Now on the opposite end of the spectrum is a little book called The Curious Case of the Dog in the Night Time by Mark Haddon. This was a book I was assigned to read in 10th grade English class and one that the teacher professed to be an “accurate depiction of autism”. The book claims to be a “mystery story” about a child finding out who killed his neighbor’s dog, but in reality it comes across more like a book written by someone who hates autistic people wanting to express exactly how much he hated autistic people, because the book’s protagonist, Christopher John Francis Boone comes across as the most blatant, offensive stereotype of autistic people imaginable, running the gambit of every single autistic cliche including being a math wiz, having no idea how the actual world works, being obsessed with logic over emotions to the point where others view him as a “robot”, having meltdowns (that are portrayed more like temper tantrums) and actively ruining the lives of every person around him. And I remember looking at this portrayal and I remember thinking that if this is what the teacher thought was an accurate portrayal of autistic people, and that this is what the author thought of autistic people, then the common conception of autism was far, far worse than I imagined. I know the author has gone on record as saying that the book’s protagonist isn’t meant to be autistic, but I find it hard to believe considering the autistic stereotypes present in the protagonist’s behavior as well as the blurb on the back cover even mentioning autism/asperger’s by name. I had this contrast with Temple Grandin because while both works are ones I felt didn’t really represent my experiences with autism, the former at least was able to accurately and carefully depict a person with autism and all the good and bad that came with it, showing the autistic individual as one not defined by their stereotypes and as one deserving of respect, autonomy, and love. Temple Grandin’s portrayal of autism was one based in reality (as it should be) and was clearly thought out and researched. The Curious Case  however is a depiction of autism that is outright derisive, mocking, and honestly offensive, depicting autistic people as little more than emotionless burdens on those around them, and not as individuals worthy of respect, autonomy, and especially not love. Now I know it could be argued that the former was deliberately trying to portray an autistic individual while the latter did so incidentally, but I find that incredibly hard to believe, and even if it was just incidental, it doesn’t change the fact it’s an incredibly bad portrayal. It honestly baffles me how a book like this could receive so many awards and accolades specifically for its portrayal of autistic people and autism in general. Perhaps one day I’ll dedicate an entire blog solely towards ripping this book apart, but the idea of reading this again sounds less pleasant than sandpapering my fingers off.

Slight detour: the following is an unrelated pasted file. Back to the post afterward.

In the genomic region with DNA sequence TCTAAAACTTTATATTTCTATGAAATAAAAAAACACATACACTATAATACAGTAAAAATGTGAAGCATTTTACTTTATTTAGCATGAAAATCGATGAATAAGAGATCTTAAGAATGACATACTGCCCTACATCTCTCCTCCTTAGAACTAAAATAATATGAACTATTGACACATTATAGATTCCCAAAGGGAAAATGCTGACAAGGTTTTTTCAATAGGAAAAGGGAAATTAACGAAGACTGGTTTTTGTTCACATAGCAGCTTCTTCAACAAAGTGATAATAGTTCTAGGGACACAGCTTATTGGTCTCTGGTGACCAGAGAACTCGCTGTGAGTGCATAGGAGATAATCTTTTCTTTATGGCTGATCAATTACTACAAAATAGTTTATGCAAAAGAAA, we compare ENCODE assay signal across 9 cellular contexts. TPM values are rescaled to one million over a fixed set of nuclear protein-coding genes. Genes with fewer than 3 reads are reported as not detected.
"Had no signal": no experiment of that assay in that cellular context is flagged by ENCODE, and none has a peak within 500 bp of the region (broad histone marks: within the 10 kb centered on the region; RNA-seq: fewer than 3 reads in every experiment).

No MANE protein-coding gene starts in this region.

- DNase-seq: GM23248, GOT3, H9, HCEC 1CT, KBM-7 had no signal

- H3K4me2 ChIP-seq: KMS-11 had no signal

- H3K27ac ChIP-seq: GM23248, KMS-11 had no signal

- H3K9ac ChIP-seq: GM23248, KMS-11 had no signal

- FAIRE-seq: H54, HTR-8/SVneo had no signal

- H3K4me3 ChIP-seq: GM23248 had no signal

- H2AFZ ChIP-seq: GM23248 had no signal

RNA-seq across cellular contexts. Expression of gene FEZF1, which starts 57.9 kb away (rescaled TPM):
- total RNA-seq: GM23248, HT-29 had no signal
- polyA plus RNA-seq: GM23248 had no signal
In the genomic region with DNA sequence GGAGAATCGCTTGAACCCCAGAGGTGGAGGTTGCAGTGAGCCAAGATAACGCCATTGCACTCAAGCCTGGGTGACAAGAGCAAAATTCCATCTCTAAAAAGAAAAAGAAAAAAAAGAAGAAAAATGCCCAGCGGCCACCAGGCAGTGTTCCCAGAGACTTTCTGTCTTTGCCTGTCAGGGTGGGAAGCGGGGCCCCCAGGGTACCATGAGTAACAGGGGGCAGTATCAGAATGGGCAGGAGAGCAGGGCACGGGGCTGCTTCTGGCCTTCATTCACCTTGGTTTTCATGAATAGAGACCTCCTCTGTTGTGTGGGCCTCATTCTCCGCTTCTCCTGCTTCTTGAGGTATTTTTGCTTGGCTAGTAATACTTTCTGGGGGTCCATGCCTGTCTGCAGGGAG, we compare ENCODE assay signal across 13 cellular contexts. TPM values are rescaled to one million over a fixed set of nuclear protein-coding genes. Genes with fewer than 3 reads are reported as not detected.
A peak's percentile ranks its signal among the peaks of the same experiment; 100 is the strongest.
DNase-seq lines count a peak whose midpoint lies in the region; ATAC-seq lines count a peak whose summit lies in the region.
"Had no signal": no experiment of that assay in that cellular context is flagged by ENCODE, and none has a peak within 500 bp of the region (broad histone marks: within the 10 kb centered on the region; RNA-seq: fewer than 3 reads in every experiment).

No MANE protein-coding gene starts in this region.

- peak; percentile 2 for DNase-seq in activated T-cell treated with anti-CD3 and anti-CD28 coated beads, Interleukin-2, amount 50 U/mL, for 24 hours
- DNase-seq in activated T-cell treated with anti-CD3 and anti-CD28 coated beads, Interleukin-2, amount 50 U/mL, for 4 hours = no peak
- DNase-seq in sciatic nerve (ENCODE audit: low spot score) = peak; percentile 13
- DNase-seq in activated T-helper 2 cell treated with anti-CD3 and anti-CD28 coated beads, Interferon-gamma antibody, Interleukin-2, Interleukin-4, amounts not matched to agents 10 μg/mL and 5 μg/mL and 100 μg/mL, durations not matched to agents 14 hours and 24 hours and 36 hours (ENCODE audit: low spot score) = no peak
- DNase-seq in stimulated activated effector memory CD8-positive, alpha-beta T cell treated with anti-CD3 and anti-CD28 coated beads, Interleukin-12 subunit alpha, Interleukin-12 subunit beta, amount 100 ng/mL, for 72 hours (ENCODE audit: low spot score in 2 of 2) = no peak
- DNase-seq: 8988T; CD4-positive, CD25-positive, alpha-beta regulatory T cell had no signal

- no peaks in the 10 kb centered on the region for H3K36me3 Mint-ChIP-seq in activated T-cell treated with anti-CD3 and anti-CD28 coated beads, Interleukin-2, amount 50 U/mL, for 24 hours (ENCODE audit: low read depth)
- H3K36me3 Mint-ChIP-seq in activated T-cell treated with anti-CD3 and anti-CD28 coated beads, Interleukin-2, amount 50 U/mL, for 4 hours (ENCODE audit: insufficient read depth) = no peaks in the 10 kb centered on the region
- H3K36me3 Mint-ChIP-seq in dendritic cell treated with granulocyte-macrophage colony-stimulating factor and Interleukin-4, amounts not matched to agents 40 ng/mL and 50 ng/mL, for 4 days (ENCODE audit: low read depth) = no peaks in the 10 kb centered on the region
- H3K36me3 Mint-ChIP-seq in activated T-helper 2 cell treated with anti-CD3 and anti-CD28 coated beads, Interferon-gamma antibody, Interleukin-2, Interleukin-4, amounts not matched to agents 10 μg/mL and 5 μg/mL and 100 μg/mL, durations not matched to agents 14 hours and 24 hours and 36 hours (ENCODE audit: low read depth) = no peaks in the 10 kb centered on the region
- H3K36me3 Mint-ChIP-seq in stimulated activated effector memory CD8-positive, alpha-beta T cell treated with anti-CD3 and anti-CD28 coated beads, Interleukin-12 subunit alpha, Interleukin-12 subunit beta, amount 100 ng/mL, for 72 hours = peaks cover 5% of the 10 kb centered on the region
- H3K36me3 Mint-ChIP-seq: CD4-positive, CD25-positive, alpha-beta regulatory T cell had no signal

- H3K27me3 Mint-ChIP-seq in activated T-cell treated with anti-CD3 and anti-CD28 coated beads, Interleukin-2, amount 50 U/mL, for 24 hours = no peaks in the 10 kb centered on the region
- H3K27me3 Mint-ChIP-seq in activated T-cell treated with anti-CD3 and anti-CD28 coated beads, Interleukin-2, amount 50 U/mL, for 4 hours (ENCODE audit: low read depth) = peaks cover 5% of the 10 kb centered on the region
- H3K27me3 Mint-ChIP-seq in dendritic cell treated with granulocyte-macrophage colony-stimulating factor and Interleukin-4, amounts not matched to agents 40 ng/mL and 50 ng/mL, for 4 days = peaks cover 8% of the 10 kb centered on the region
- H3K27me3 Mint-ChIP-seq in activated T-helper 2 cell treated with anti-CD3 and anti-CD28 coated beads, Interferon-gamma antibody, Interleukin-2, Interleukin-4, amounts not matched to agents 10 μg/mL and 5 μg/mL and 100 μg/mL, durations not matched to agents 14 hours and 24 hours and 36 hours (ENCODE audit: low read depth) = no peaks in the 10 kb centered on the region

There are but two more examples of representation I want to talk about, and one of them comes from a relatively obscure sprite-based adventure game called To The Moon, a game I happened to stumble across during my freshman year of college, a time where I was very unsure of myself or my future, had no friends, and was craving something to sink my teeth into–and a time where I really needed the kind of positive affirmation that good autistic representation could afford. The game sees you playing the part of two researchers who go into the memories of a dying man to fulfill his last wish, which is to go “to the moon”. But as the game goes on, you find out that there is much more going on than initially anticipated. It’s a very simple game, but I wanted to bring it up because one of the main characters, River E. Wiles, while not explicitly denoted as autistic within the game, is very obviously autistic and actually acknowledged by the developers as such (and most of the revenue from the game went towards autistic orgs as well). Now, like Temple Grandin, it is rather unique insofar as portraying an autistic woman (actually, there are two in the game, though one is a minor character), and not just that, but one that ultimately ends up living a relatively “normal” (if unfulfilled due to reasons explored within the game’s narratives) life. In addition, her autism isn’t shown through her being an abject burden on those around her or her being a gigantic math freak, but rather someone who sees the world differently than other people and has trouble communicating with others in a way that makes sense, and she’s often frustrated by this inability to communicate, to “get” other people. Playing the game, I found myself greatly relating to this character more than I did with Temple Grandin or Christopher of The Curious Case because of that, but also because of the relative autonomy and “normalcy” that she experienced in her life, being able to live independently and function in society, but at the same time found it difficult to do so, something which I could greatly relate to (at least at the time). While she does meet a sad end (something that is obvious very early on), it’s one that, while partially due to issues pertaining to her condition, isn’t explicitly because she’s autistic, but rather other circumstances. Within the narrative, she’s treated as more than her condition, while also having her condition not simply be overlooked or stereotyped or anything along those lines. It’s hard to really put into words exactly why River works as autistic representation in my eyes, or why I related to her so heavily over the course of the game’s narrative, but I did, and to this day I maintain that she’s one of the best examples of autistic representation I could find. I can certainly tell you that back when I first played it, the game made me cry, not just because of how well River was done and the feeling of finally seeing an explicitly autistic character I could look at and say “This is what an autistic person looks, sounds, and acts like! These are my experiences!” but for other reasons as well (such as the game’s final act).